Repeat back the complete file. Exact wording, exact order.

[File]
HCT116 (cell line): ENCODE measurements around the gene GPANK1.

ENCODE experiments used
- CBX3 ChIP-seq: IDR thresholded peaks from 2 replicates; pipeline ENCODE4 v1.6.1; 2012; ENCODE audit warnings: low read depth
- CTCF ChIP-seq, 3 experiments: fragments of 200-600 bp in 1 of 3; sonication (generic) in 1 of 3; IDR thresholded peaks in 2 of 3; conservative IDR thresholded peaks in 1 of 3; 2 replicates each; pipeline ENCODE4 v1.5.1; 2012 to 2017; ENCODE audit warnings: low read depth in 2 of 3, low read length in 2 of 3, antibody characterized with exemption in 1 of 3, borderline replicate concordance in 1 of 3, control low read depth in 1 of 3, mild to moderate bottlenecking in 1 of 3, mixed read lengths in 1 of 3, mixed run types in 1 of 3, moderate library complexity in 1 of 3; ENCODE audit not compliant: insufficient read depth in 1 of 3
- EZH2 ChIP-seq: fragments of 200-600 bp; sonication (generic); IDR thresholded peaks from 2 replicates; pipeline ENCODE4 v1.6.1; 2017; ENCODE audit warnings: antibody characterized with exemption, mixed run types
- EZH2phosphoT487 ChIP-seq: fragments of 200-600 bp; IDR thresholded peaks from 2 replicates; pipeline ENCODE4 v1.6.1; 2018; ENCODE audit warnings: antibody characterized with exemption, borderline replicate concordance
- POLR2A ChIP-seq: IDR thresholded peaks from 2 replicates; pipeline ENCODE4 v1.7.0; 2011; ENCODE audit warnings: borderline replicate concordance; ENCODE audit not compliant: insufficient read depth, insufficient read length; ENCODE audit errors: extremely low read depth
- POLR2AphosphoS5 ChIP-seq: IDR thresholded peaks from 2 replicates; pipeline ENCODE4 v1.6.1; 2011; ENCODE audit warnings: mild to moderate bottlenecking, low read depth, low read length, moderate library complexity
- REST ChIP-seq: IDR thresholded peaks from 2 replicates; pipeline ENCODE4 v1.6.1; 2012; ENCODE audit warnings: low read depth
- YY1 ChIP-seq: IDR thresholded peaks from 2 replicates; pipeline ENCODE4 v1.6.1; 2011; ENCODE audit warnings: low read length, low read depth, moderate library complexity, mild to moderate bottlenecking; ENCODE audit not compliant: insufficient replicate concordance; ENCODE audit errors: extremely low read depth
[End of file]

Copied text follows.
HCT116 (cell line): ENCODE measurements around the gene GPANK1.

ENCODE experiments used
- CBX3 ChIP-seq: IDR thresholded peaks from 2 replicates; pipeline ENCODE4 v1.6.1; 2012; ENCODE audit warnings: low read depth
- CTCF ChIP-seq, 3 experiments: fragments of 200-600 bp in 1 of 3; sonication (generic) in 1 of 3; IDR thresholded peaks in 2 of 3; conservative IDR thresholded peaks in 1 of 3; 2 replicates each; pipeline ENCODE4 v1.5.1; 2012 to 2017; ENCODE audit warnings: low read depth in 2 of 3, low read length in 2 of 3, antibody characterized with exemption in 1 of 3, borderline replicate concordance in 1 of 3, control low read depth in 1 of 3, mild to moderate bottlenecking in 1 of 3, mixed read lengths in 1 of 3, mixed run types in 1 of 3, moderate library complexity in 1 of 3; ENCODE audit not compliant: insufficient read depth in 1 of 3
- EZH2 ChIP-seq: fragments of 200-600 bp; sonication (generic); IDR thresholded peaks from 2 replicates; pipeline ENCODE4 v1.6.1; 2017; ENCODE audit warnings: antibody characterized with exemption, mixed run types
- EZH2phosphoT487 ChIP-seq: fragments of 200-600 bp; IDR thresholded peaks from 2 replicates; pipeline ENCODE4 v1.6.1; 2018; ENCODE audit warnings: antibody characterized with exemption, borderline replicate concordance
- POLR2A ChIP-seq: IDR thresholded peaks from 2 replicates; pipeline ENCODE4 v1.7.0; 2011; ENCODE audit warnings: borderline replicate concordance; ENCODE audit not compliant: insufficient read depth, insufficient read length; ENCODE audit errors: extremely low read depth
- POLR2AphosphoS5 ChIP-seq: IDR thresholded peaks from 2 replicates; pipeline ENCODE4 v1.6.1; 2011; ENCODE audit warnings: mild to moderate bottlenecking, low read depth, low read length, moderate library complexity
- REST ChIP-seq: IDR thresholded peaks from 2 replicates; pipeline ENCODE4 v1.6.1; 2012; ENCODE audit warnings: low read depth
- YY1 ChIP-seq: IDR thresholded peaks from 2 replicates; pipeline ENCODE4 v1.6.1; 2011; ENCODE audit warnings: low read length, low read depth, moderate library complexity, mild to moderate bottlenecking; ENCODE audit not compliant: insufficient replicate concordance; ENCODE audit errors: extremely low read depth